People are punished for inflation: Train fares rise again after one year

Prices have just gone up again for rail travel, so do commuters think they are getting value for money on Welsh trains?

This train fare rise affects Regulated fares, including season tickets, off-peak return tickets and super off-peak, and ‘anytime day’ tickets around major cities.

Earlier this month., train fares in England and Wales rose by 4.9% – the second highest increase in nearly seven years and second only to March 2023, when fares in England and Wales rose by as much as 5.9%, which could add hundreds of pounds to the cost of many annual season tickets.

Although opinions on Wales’ train services are mixed, the increase has really put a financial strain on people, especially for those who regularly travel to Wales by train for visits or work.

Caroline and her husband travelled to Cardiff to watch rugby by train this March.

“I have noticed that we’re paying more for the train.” Caroline Nantel, 62 years old, a retiree living in England, said: “I think it’s very expensive, especially compared to like if we travel in other countries like we’ve travelled in Italy and Spain and Greece and the transport always seems a lot cheaper. So in Wales, it seems expensive.”

According to the UK Gov website, governments have been increasing rail fares in line with inflation each year since 1996. For Wales, according to South Wales Argus, reports show that Train fares rise as TfW roll out tech has been one of the reasons.

Lee Waters MS, deputy climate change minister with a responsibility for transport, in a speech to Transport for Wales senior management on 6 February that the increase was necessary to facilitate investments such as the new services between Ebbw Vale and Newport.

Mr Waters said: “We want you to focus on growing revenue, not by gaming the system, but by serving more people so that we can reinvest in public transport.” Meanwhile, Mr Waters notes the rise of 4.9% is below inflation.

In addition, one of the reasons behind the increased time and money spent travelling by train seems to be related to a historical figure, Dr Richard Beeching.

Dr Beeching, was a physicist and engineer who for a short but very notable time was chairman of British Railways.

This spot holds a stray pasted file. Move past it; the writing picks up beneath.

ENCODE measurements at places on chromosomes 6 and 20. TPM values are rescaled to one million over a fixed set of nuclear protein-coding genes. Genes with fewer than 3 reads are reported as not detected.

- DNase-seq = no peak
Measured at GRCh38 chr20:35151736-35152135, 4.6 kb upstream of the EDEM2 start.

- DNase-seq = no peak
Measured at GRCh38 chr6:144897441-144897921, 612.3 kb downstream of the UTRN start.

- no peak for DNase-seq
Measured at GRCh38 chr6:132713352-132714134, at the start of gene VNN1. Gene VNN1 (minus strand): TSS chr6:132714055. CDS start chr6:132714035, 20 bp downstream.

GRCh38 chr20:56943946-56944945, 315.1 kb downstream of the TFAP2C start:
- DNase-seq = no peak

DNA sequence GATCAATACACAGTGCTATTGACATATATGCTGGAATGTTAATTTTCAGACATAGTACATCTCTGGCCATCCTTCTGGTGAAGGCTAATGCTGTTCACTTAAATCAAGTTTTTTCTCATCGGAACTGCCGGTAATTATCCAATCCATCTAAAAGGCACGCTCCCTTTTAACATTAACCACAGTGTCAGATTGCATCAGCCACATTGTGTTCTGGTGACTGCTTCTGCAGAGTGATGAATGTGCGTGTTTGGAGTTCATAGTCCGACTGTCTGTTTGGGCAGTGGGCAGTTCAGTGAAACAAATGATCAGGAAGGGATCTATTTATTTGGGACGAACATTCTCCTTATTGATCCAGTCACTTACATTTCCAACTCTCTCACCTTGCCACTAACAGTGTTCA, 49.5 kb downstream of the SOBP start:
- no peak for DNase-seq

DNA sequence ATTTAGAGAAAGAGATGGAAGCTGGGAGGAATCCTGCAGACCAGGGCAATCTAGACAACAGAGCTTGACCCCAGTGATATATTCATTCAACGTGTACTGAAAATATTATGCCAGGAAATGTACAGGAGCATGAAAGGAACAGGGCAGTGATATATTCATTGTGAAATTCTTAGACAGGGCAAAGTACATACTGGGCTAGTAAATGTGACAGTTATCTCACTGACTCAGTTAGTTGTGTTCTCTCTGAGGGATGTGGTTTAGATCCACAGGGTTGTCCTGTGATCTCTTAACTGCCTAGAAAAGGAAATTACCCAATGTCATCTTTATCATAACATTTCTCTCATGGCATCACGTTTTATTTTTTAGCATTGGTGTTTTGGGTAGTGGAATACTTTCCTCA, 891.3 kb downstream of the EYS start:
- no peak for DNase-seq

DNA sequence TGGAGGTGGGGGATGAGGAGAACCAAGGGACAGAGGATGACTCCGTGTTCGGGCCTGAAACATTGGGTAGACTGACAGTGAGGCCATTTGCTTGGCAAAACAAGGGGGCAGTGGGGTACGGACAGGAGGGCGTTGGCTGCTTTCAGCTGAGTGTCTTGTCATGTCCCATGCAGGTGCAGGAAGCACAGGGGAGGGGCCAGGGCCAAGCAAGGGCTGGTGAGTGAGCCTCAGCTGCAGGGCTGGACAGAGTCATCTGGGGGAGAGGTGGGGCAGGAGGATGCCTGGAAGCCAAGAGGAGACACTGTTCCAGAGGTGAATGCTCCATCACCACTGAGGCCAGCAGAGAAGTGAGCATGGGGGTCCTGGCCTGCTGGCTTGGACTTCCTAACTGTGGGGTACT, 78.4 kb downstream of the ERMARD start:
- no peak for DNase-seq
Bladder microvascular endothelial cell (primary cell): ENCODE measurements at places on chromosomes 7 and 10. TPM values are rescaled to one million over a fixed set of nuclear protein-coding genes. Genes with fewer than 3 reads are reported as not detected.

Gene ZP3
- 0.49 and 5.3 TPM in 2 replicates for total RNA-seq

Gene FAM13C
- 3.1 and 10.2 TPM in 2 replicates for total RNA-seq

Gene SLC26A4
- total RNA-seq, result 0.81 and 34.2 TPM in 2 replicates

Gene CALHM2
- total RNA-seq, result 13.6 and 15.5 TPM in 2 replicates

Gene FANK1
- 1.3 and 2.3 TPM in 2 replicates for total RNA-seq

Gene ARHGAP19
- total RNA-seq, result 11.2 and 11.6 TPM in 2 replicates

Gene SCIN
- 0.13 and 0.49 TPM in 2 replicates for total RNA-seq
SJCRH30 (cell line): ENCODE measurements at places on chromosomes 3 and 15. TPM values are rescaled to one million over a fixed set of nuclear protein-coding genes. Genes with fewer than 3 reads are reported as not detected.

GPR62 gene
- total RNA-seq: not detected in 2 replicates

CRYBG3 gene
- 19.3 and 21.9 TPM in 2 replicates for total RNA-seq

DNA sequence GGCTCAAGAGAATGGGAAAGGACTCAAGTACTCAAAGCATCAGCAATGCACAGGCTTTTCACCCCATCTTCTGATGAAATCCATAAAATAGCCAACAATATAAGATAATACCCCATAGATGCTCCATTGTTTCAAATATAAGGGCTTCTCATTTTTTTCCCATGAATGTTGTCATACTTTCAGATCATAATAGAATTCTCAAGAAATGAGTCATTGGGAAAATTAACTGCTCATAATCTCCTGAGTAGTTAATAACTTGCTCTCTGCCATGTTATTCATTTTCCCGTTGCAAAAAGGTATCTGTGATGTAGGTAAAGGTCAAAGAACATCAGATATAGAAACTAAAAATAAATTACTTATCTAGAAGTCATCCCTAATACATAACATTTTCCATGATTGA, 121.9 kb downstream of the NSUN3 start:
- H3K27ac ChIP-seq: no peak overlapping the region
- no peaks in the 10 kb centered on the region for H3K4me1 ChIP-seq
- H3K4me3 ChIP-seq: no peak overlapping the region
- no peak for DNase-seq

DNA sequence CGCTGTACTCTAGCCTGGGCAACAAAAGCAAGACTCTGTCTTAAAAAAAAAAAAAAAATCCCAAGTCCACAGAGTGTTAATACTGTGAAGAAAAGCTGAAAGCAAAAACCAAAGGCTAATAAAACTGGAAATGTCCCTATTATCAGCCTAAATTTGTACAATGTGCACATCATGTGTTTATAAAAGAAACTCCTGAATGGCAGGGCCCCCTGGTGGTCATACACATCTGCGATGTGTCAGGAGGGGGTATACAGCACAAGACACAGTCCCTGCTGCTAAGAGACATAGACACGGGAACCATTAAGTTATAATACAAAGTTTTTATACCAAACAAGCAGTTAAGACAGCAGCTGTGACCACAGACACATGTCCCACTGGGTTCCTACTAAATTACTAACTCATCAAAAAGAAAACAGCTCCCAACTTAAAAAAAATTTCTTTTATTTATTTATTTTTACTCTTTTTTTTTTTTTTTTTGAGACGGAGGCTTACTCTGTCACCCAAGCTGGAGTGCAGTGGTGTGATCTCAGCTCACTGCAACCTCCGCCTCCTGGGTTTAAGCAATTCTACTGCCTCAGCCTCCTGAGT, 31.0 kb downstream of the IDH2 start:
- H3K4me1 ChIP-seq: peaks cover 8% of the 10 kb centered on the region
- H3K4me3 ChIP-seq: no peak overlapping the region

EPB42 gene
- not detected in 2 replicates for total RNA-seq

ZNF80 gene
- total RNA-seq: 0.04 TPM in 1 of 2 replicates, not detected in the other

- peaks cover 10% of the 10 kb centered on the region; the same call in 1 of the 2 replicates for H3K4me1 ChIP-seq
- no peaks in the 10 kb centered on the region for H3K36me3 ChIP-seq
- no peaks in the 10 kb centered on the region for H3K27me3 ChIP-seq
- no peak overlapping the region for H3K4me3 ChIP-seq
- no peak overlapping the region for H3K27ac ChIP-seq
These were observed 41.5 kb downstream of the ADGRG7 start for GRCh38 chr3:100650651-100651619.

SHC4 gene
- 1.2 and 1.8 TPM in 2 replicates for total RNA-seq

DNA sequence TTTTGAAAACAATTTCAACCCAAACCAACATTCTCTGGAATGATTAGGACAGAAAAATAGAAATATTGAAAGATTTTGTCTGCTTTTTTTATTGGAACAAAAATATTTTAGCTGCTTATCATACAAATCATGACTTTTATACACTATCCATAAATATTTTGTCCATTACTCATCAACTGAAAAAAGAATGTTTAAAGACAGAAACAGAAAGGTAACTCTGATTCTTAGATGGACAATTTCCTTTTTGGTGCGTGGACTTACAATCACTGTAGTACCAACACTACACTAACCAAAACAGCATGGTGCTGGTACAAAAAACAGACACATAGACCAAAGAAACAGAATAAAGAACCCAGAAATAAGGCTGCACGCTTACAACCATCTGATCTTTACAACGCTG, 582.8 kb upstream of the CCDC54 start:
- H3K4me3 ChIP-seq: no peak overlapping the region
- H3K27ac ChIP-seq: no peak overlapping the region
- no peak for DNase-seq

Published on 27 March 1963, Dr Richard Beeching’s report, The Restructuring of British Railways, outlined plans to cut more than 5,000 miles of track and more than 2,000 stations. Meanwhile, the car would replace the train, Beeching decreed.

Today, the makeup of UK transport looks very different from the one envisaged by Dr Beeching, his decision has made getting around Wales by public transport significantly more difficult. Because people are likely to spend more time and money on public transport.

For example, according to First Bus and google maps, the bus T1 TrawsCymru from Aberystwyth to Carmarthen takes approximately close to 2 hours and 30 minutes to travel 50 miles by road, whereas by train one would need to travel from Aberystwyth to Shrewsbury and then transfer for a train to Carmarthen, which takes about at least 6 hours to travel over 250km by rail.

More time and more travelling seem to need more investment in labour, money, and higher fares.

Even with the increase in train fares, commuters find it more convenient to travel by train.

Caroline said, “We don’t travel by train very often, so it hasn’t made a big difference to us. We have used the national Express instead of the train because it may take a long time, but it’s cheaper, and it’s comfortable.”

Nile, who works in Cardiff and lives in another city, travels between Cardiff and his place of home three to five times a week, train fare increase doesn’t seem to affect him much so far. Nile said: “I think the trade is quite expensive for most people. So that doesn’t make me it. Better had I purchased them in advance, like season tickets. It’s still the most convenient way for me to do it.”

Faced with an irreversible situation, people should be looking for ways to reduce the cost of train tickets.